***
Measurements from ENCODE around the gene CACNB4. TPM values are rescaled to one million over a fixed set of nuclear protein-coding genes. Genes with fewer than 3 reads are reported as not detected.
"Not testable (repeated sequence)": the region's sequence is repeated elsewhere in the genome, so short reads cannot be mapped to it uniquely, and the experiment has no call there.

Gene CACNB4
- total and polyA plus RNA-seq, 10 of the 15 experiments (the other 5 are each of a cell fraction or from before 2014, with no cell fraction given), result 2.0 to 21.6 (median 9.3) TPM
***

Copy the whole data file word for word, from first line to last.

Measurements from ENCODE around the gene CACNB4. TPM values are rescaled to one million over a fixed set of nuclear protein-coding genes. Genes with fewer than 3 reads are reported as not detected.
"Not testable (repeated sequence)": the region's sequence is repeated elsewhere in the genome, so short reads cannot be mapped to it uniquely, and the experiment has no call there.

Gene CACNB4
- total and polyA plus RNA-seq, 10 of the 15 experiments (the other 5 are each of a cell fraction or from before 2014, with no cell fraction given), result 2.0 to 21.6 (median 9.3) TPM